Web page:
If 2016 was the year of political shocks, this year could be when we find how they'll impact the global economy. Bloomberg's Misery Index, which combines countries' 2017 inflation and unemployment outlooks, aims to show us just that.
For the third year in a row, Venezuela's economic and political problems make it the most miserable in the ranking. The least miserable country is once again Thailand — in large part due to its unique way of calculating employment — and the rest of the ladder features noteworthy moves by the U.K., Poland and Mexico, to name a few.
Economic woes have plagued Venezuela for years. Sluggish oil prices, the country's only significant export, have fueled a crisis that has left grocery store shelves empty, hospitals without basic medication and violent crime rampant as desperation leads to anger. While the country has not reported economic data since 2015, Bloomberg's Cafe Con Leche Index, which aims to track inflation via the cost of a cup of coffee, shows a price surge of 1,419 percent since mid-August. Economists estimate that prices will rise almost six-fold this year, according to the median estimate in a Bloomberg survey.
A turn for the worse
Moving closer to Venezuela territory — though no country even comes close to its score of nearly 500 — are a handful of central and eastern European countries.
Poland, which experienced the biggest negative move in the rankings, clocks in at No. 28 among this year's 65 economies, from a rank of 45 in last year's index of actual performance. The higher the ranking, the more miserable the economy. Though it's seen a steady decline in its unemployment rate since the financial crisis, inflation rose to 1.8 percent in January after Poland's longest period of deflation on record. Similar price increases in Romania, Estonia, Latvia and Slovakia drove large jumps in the countries' Misery Index rankings.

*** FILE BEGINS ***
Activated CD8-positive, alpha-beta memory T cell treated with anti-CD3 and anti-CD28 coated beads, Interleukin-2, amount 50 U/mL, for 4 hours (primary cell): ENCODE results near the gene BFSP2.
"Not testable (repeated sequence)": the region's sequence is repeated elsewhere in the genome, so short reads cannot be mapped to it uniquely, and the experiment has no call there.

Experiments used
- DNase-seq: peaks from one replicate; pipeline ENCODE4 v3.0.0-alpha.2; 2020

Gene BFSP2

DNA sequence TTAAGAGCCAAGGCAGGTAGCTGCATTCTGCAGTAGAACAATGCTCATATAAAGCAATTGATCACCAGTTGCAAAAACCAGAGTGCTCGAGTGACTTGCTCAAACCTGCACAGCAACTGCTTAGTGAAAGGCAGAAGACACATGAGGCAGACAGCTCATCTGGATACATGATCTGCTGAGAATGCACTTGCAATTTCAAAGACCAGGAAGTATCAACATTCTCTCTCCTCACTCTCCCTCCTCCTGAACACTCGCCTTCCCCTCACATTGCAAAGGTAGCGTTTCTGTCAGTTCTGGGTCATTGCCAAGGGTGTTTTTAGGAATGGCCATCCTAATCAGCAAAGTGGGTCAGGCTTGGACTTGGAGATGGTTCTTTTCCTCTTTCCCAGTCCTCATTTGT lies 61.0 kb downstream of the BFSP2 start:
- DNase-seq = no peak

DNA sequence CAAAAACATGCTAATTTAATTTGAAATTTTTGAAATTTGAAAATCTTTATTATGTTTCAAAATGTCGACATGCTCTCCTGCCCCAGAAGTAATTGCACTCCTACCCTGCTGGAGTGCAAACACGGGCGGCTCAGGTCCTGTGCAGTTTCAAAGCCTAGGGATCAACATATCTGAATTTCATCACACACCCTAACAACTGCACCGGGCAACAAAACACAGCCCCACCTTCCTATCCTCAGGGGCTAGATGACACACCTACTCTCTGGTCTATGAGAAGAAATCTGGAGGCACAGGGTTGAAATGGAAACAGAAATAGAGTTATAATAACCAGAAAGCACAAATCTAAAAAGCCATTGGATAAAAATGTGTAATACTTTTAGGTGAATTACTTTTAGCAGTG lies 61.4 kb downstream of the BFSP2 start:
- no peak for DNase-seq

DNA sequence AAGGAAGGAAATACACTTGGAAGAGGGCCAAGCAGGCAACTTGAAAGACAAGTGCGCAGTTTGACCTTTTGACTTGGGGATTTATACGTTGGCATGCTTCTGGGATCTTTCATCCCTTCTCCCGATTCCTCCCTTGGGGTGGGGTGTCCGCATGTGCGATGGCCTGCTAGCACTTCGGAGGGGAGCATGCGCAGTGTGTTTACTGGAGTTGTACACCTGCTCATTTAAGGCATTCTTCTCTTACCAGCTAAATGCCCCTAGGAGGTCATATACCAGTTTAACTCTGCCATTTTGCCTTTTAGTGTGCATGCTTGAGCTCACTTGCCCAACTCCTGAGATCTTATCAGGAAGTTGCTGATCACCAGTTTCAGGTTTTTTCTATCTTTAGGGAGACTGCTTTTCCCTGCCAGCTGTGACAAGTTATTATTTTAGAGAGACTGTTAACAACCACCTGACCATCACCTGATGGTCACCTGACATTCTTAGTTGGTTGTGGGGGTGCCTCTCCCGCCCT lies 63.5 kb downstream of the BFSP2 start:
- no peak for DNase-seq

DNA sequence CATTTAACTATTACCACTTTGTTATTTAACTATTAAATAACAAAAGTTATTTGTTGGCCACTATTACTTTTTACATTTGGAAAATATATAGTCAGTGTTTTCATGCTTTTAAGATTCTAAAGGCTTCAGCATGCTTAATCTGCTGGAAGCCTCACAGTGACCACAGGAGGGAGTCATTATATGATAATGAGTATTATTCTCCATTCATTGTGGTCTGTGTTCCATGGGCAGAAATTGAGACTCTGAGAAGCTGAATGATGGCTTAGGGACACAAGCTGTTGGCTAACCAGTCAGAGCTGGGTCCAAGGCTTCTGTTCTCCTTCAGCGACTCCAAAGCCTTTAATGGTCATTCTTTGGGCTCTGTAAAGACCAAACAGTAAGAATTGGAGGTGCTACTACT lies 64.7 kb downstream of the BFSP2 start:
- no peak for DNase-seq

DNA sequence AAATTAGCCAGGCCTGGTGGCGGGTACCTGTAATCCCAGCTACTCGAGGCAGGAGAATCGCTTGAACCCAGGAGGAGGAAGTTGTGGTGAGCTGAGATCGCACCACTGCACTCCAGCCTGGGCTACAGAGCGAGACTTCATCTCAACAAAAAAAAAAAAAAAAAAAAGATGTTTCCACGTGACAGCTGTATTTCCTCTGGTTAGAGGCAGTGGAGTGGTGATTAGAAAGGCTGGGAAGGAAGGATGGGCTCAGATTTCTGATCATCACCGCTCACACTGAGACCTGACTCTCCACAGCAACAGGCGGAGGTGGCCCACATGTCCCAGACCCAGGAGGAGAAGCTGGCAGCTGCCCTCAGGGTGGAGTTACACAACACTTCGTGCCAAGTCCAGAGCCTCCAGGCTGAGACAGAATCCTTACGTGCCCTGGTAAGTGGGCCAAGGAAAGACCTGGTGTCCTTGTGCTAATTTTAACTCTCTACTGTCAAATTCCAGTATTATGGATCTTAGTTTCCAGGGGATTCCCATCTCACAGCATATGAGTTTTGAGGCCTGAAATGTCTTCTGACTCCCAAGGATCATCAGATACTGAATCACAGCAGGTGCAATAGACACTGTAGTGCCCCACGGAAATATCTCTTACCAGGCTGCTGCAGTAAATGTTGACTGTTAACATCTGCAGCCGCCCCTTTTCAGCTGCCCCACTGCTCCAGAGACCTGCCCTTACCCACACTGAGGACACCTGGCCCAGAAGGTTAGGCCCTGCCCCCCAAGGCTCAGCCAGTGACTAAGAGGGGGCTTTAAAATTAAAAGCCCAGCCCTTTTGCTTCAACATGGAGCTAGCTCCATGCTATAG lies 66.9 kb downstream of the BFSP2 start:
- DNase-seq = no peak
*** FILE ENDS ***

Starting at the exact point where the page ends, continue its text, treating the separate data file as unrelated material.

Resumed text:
The misery also has deepened in Mexico, according to the index. After finishing 2016 at No. 38, it's slated to rise to 31st place as inflation balloons to a forecast of 5 percent in 2017 from an average 2.8 percent last year. A combination of the end of government fuel subsidies and the peso's 11 percent decline against the dollar since the U.S. presidential election in November is pressuring prices.
The U.K.'s move by two notches toward more misery comes on the heels of the Brexit vote. The popular referendum that cemented the start of the country's move out of the European Union has driven the pound to a more than 30-year low, pushing up the cost of imports and, along with it, inflation. Price growth has been sluggish in the U.K. since oil prices fell at the end of 2014.
Making strides to become less miserable is a diverse cast of characters: Norway, Peru and even China.
Norway's economic woes could at least lower prices for consumers this year, allowing the country some room to improve on last year's mediocre performance and become less miserable by 18 spots. Economists see oil spending slipping in 2017 while unemployment holds at around 4.8 percent — the latter perhaps a credit to the government's spending spree.
Peru also is poised to impress with a noteworthy 13-position move toward a happier economy this year. Again, this is good news for bad reasons: Peru was more miserable than expected in 2016 as a drought sparked food-price inflation and weak domestic demand weighed on the labor market. Economists appear to agree with Peru's central bank, which sees improvement in investment and trade on the horizon.
Rounding out the most-improved in the rankings this year should be Hong Kong, Taiwan, the Netherlands, China, Ecuador and Russia — each set to move down nine spots or more. A rosier outlook in China, the world's second-biggest economy, is a boon for global prospects. The U.S. remained among the 20 least miserable countries (at No. 49), though now a few spots worse than China, with which it tied in 2016.
For full rankings, please see the table. Bloomberg's misery index comprises 65 countries and is calculated by adding together the forecasts for a country's rate of inflation and unemployment. A higher score indicates more 'misery.'
With assistance from Andre Tartar, Cynthia Li, Sarina Yoo and Harumi Ichikura.
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